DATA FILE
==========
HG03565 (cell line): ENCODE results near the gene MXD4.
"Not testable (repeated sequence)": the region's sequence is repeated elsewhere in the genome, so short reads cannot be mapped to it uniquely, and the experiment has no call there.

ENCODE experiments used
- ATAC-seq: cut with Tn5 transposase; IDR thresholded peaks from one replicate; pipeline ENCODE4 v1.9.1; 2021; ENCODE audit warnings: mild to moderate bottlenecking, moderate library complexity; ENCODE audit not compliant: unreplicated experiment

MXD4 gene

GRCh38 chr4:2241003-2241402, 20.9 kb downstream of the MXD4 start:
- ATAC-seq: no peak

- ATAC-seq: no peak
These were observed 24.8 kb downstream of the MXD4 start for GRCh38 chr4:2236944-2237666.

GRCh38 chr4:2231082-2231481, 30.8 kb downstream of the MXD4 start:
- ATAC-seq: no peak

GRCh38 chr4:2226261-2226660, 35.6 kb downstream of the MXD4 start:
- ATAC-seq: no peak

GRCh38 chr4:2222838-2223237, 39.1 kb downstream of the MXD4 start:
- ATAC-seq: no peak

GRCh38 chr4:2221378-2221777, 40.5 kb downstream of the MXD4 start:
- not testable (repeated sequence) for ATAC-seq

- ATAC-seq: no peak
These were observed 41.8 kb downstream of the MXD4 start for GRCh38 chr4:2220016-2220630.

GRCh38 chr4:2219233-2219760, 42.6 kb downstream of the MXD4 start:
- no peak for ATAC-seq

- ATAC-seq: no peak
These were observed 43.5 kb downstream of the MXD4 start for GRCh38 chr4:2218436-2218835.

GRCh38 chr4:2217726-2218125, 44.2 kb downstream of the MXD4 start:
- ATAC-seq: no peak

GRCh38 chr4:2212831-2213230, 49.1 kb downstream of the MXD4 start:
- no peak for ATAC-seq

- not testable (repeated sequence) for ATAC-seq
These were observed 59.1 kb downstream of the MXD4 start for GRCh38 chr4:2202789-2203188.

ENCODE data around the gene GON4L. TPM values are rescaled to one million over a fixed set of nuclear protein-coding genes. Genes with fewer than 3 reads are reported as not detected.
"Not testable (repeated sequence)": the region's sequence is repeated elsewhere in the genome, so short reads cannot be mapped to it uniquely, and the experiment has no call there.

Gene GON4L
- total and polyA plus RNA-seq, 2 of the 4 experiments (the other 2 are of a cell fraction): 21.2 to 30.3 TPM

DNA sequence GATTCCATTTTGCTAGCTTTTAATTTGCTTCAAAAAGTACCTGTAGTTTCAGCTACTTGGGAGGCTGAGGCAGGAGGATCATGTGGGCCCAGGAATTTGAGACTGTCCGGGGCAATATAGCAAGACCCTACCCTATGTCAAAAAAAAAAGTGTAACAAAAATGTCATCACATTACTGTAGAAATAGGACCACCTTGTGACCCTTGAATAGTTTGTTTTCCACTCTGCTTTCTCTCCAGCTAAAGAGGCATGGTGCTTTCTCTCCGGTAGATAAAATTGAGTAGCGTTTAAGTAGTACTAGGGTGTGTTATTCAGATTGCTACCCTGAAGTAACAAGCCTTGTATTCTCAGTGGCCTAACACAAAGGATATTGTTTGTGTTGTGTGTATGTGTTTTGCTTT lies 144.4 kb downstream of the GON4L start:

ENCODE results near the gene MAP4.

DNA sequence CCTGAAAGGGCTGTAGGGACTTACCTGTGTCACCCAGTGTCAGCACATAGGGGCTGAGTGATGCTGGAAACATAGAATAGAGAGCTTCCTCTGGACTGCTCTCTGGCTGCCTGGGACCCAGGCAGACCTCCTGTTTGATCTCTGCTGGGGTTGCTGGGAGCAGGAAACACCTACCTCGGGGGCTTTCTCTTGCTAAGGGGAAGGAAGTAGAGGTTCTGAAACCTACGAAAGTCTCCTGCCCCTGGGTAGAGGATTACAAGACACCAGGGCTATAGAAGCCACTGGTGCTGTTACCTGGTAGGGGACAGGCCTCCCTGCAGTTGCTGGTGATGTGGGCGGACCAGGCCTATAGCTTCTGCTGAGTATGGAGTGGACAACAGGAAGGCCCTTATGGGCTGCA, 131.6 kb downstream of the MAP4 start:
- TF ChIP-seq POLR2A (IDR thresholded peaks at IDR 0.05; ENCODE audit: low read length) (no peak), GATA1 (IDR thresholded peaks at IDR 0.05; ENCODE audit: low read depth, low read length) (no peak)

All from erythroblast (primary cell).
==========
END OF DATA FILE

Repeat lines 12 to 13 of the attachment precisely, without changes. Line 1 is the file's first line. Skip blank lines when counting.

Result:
GRCh38 chr4:2226261-2226660, 35.6 kb downstream of the MXD4 start:
- ATAC-seq: no peak